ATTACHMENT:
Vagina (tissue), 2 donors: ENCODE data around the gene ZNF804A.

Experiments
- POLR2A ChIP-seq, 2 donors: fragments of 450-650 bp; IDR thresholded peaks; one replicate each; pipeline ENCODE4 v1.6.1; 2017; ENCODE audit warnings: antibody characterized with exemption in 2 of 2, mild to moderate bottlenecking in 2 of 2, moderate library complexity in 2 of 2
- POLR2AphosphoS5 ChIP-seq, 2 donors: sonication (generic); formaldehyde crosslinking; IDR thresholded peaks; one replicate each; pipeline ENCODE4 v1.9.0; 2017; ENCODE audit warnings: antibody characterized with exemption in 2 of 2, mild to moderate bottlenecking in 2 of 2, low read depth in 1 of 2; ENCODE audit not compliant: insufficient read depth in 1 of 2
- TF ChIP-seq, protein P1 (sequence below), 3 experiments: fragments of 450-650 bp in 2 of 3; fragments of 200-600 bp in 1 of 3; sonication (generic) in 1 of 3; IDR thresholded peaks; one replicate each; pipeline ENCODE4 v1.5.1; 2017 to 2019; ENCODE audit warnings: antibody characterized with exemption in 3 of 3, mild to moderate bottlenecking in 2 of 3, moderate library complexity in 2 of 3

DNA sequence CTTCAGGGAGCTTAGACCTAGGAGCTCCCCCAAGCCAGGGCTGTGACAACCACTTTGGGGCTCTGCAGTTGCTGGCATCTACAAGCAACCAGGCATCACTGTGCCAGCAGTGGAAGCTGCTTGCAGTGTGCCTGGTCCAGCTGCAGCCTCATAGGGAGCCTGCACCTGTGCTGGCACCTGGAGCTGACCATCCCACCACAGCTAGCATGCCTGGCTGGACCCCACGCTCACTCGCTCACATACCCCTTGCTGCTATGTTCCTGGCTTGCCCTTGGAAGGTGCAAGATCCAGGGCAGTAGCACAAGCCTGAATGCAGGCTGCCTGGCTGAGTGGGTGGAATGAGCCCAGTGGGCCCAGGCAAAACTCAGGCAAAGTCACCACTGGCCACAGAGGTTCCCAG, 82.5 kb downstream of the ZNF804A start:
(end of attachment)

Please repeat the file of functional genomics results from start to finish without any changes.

Vagina (tissue), 2 donors: ENCODE data around the gene ZNF804A.

Experiments
- POLR2A ChIP-seq, 2 donors: fragments of 450-650 bp; IDR thresholded peaks; one replicate each; pipeline ENCODE4 v1.6.1; 2017; ENCODE audit warnings: antibody characterized with exemption in 2 of 2, mild to moderate bottlenecking in 2 of 2, moderate library complexity in 2 of 2
- POLR2AphosphoS5 ChIP-seq, 2 donors: sonication (generic); formaldehyde crosslinking; IDR thresholded peaks; one replicate each; pipeline ENCODE4 v1.9.0; 2017; ENCODE audit warnings: antibody characterized with exemption in 2 of 2, mild to moderate bottlenecking in 2 of 2, low read depth in 1 of 2; ENCODE audit not compliant: insufficient read depth in 1 of 2
- TF ChIP-seq, protein P1 (sequence below), 3 experiments: fragments of 450-650 bp in 2 of 3; fragments of 200-600 bp in 1 of 3; sonication (generic) in 1 of 3; IDR thresholded peaks; one replicate each; pipeline ENCODE4 v1.5.1; 2017 to 2019; ENCODE audit warnings: antibody characterized with exemption in 3 of 3, mild to moderate bottlenecking in 2 of 3, moderate library complexity in 2 of 3

DNA sequence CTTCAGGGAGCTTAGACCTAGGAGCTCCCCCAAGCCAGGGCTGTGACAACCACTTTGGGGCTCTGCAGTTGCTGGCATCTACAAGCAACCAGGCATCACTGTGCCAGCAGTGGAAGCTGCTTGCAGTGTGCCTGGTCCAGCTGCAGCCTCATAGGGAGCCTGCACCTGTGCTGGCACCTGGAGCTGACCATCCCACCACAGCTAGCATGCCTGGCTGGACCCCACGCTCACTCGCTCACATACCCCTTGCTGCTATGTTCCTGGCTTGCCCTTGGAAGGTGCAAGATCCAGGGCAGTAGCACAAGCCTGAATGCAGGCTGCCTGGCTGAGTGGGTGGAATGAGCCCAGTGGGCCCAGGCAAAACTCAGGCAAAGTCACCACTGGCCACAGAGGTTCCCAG, 82.5 kb downstream of the ZNF804A start: